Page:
When I was a kid, my family belonged to a swim club in our town. I spent many summers there swimming with my friends.
At the deep end of the pool there were two diving boards. One was low to the ground; the other was very high. My friends and I never tried diving off the high board. Instead, we took turns jumping and comparing how big a splash we could make in the water.
It was the summer I turned 11 when I returned to the swim club with fear instead of excitement when I looked at the high dive. I could no longer even imagine jumping off it. My friends didn’t understand what had happened. I had never fallen off, and neither had they. But my panic was paralyzing. That summer they all jumped and jumped — but I never went off the high dive again.
The same thing happened to me regarding traveling alone. In my 20s I loved it. I traveled abroad for a semester in college. After graduation, I took a job that had me getting my passport stamped in so many countries that I needed to order extra pages. I loved being a world traveler and looked forward to my solo trips. At the airport store, I’d buy myself a Soap Opera Digest and a Toblerone chocolate bar — items I deemed too frivolous to purchase for everyday life — before I boarded my flight.
By the time I got married, I’d been all over Asia and Europe by myself. As a newlywed, I enjoyed travel less, and by the time I was pregnant with my first child, I was more than ready to trade in my worn-out suitcase for a shiny new baby carriage. Twenty-three years slipped by before I took another trip alone.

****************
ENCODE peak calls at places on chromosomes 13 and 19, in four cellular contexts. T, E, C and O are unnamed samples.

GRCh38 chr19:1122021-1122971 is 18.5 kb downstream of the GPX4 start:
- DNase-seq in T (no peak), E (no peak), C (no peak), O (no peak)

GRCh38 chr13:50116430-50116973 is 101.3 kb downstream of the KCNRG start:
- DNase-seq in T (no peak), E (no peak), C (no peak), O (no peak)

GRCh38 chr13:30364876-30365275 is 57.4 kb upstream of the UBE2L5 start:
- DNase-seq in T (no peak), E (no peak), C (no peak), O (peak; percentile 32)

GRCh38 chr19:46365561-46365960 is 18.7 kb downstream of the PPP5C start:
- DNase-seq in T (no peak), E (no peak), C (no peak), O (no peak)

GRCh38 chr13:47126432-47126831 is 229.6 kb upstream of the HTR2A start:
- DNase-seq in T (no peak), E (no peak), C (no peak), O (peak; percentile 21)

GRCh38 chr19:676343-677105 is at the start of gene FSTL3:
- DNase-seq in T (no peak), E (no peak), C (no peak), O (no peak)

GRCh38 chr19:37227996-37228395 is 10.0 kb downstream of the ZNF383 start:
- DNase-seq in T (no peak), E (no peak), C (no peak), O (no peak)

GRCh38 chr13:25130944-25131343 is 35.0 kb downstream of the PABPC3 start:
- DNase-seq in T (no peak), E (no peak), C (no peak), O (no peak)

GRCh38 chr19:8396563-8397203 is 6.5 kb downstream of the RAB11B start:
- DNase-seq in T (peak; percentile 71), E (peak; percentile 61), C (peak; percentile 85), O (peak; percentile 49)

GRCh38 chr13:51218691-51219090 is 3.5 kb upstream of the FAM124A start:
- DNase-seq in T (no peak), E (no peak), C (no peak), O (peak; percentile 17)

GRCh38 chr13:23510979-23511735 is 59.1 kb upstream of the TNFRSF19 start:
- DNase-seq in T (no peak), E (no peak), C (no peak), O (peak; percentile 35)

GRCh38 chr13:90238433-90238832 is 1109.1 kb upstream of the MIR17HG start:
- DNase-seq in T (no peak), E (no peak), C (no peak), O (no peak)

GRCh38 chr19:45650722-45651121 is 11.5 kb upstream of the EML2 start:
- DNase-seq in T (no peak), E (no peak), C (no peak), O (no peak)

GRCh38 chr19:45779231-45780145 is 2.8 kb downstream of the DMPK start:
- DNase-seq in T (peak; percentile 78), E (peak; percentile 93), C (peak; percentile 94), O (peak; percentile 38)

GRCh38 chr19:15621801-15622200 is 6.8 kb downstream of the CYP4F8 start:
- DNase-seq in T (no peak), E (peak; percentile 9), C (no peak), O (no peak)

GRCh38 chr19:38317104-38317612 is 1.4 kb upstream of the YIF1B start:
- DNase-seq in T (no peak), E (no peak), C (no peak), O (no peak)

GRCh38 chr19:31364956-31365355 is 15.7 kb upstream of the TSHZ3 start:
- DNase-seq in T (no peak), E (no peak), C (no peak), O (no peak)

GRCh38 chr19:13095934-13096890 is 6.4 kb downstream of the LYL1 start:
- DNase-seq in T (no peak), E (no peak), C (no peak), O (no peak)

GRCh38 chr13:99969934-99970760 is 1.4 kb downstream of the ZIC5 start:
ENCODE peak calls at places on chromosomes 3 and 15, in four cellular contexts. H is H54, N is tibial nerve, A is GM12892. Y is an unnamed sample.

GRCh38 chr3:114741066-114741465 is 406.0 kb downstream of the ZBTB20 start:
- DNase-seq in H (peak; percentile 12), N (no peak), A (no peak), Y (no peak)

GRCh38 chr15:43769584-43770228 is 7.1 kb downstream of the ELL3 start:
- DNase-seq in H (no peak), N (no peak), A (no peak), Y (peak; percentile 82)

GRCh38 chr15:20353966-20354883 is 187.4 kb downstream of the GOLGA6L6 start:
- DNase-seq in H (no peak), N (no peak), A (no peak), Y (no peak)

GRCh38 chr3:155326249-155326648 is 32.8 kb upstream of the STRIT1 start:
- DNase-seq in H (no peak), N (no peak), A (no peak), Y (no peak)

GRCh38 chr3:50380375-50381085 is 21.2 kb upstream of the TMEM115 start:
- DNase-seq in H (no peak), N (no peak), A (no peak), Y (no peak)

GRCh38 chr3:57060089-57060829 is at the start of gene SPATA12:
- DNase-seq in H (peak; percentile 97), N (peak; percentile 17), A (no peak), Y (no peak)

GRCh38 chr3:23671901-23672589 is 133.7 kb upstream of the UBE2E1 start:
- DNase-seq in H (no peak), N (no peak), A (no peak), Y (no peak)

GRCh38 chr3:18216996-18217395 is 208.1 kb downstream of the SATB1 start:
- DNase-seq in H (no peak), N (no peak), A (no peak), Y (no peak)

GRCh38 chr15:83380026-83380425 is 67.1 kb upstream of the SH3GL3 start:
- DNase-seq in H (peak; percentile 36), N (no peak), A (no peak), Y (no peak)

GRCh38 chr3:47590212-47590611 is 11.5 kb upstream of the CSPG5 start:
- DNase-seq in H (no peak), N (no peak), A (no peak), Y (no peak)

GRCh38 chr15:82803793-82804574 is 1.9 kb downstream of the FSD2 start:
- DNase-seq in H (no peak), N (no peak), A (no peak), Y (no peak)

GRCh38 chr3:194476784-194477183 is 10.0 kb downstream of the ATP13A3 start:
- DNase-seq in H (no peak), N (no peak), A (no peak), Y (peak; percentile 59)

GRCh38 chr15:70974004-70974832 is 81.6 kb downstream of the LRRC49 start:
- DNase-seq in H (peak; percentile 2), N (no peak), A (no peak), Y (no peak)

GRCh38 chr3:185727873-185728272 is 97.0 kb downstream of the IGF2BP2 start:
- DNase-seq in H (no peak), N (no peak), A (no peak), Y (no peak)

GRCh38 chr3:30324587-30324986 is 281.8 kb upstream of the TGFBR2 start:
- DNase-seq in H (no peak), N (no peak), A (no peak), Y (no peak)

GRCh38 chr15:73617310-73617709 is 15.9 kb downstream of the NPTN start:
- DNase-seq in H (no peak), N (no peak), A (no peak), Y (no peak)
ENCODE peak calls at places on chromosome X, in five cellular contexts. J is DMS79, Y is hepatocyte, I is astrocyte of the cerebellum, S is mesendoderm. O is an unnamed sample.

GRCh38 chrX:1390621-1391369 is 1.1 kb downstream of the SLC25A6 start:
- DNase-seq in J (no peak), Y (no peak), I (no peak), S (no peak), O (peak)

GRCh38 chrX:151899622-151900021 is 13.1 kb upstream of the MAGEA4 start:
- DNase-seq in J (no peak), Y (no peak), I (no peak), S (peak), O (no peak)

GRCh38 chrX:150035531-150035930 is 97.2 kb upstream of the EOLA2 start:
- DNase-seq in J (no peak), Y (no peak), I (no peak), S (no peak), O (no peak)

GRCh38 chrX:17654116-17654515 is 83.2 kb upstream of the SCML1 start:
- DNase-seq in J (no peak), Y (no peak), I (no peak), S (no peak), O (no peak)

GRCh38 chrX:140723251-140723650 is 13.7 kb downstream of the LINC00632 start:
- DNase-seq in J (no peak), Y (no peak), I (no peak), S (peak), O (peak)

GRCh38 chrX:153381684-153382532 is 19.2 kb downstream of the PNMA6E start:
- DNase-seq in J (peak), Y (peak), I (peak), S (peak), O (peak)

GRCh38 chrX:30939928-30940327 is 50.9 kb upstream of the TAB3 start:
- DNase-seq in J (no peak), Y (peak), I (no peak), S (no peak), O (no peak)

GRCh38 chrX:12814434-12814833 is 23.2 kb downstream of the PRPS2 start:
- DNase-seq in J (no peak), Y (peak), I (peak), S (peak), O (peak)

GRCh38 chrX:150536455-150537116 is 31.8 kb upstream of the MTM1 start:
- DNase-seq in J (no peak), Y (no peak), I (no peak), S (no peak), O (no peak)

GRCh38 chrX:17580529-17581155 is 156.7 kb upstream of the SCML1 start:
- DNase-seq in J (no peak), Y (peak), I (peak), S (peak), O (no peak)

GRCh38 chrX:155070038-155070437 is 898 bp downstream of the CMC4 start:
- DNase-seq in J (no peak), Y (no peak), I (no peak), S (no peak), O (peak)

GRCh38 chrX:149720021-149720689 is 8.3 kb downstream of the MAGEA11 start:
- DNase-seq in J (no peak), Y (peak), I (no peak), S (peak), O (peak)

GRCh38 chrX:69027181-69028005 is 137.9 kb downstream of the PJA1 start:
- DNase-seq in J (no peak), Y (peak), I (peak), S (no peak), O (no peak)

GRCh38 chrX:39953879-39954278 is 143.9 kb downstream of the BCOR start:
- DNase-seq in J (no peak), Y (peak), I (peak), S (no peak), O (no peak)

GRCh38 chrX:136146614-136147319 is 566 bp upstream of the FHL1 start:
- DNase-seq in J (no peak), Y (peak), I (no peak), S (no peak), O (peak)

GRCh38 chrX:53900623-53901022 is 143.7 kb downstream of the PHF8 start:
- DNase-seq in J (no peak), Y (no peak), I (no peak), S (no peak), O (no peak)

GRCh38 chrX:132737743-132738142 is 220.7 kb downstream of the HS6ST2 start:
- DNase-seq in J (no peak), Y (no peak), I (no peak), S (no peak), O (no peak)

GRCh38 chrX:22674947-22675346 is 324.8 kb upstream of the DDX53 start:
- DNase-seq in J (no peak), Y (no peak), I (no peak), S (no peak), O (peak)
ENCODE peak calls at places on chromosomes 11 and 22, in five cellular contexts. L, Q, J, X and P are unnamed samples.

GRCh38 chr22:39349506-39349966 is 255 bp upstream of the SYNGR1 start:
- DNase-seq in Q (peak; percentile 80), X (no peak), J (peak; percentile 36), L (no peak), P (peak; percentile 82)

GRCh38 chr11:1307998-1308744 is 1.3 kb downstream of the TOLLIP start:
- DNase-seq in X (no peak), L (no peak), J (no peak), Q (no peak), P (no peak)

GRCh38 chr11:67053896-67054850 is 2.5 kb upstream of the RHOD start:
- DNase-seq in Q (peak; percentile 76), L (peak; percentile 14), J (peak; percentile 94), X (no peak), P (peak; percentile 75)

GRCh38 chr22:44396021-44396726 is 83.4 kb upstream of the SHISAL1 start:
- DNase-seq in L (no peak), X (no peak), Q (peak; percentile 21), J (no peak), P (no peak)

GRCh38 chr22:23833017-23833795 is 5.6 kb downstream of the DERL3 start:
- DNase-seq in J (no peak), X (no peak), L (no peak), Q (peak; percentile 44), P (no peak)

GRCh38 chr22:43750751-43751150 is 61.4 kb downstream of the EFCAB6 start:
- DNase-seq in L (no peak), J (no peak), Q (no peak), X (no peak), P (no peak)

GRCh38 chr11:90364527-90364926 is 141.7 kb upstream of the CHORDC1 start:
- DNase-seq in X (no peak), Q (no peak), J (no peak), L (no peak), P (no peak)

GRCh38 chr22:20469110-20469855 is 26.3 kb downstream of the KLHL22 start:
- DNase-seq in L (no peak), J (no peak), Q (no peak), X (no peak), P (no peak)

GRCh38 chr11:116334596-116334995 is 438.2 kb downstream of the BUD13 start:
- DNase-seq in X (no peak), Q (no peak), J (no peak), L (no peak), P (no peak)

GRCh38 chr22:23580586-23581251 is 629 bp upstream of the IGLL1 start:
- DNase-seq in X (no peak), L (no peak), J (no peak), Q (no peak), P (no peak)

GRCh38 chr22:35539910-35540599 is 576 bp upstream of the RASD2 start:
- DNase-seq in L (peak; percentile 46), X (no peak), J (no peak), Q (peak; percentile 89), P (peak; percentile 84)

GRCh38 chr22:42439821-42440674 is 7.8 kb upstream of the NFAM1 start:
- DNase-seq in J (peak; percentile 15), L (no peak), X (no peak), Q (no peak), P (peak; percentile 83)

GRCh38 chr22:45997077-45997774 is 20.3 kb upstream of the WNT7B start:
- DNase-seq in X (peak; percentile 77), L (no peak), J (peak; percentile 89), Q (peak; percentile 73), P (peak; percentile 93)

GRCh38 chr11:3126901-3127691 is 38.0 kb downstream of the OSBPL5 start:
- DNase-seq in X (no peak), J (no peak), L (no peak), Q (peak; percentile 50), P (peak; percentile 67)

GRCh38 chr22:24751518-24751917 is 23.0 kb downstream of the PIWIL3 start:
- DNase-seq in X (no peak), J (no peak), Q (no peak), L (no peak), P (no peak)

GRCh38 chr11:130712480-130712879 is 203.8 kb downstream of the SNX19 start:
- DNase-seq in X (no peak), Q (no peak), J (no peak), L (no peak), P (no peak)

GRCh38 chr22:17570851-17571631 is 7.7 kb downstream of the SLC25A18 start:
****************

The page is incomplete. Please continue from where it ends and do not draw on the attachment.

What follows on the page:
By the time I was pregnant with my first child, I was more than ready to trade in my worn-out suitcase for a shiny new baby carriage. Twenty-three years slipped by before I took another trip alone.
I had quit my job to raise my three kids. I traveled but only with my entire family. My husband and I never took a flight without the kids, and my few trips with girlfriends were just car rides away. So when a writer friend suggested I attend a conference out of state, I was intrigued but apprehensive. I remembered traveling all over by myself, but still I felt unsure. I hadn’t gotten on a plane alone in two decades. Like that day at the swim club, I wondered what had happened to me. How had traveling alone gone from something I relished to something I feared?
I had no reason not to go. My kids are older and can mostly take care of themselves. Anything they need, my husband is happy to provide. They wanted me to go, and I wanted to go. I needed to go. I needed to jump — or rather to fasten my seatbelt and fly.
Sometimes traveling isn’t about the destination so much as the journey. I can’t say I got as much professionally out of the conference as I had hoped, but what I learned was that I needed to let go of my fears.
My kids were not only fine on their own, they were happy to witness me following my passions. I did more for them by going away for two days than I would had I stayed home. The same is true for my husband. He was happy to support me in my career after years of me doing that for him. Even though I love saying goodnight to my husband, it was kind of nice to spend two nights with a king bed to myself , a rerun of Friends, and a copy of Soap Opera Digest (which I didn’t even know they still printed).
Traveling alone reminded me of the person I was a time ago, before I was a wife and mother. Getting reacquainted with that young woman was the best part of the trip.
And although I never jumped off the high diving board again, I’m already making plans for my next solo adventure.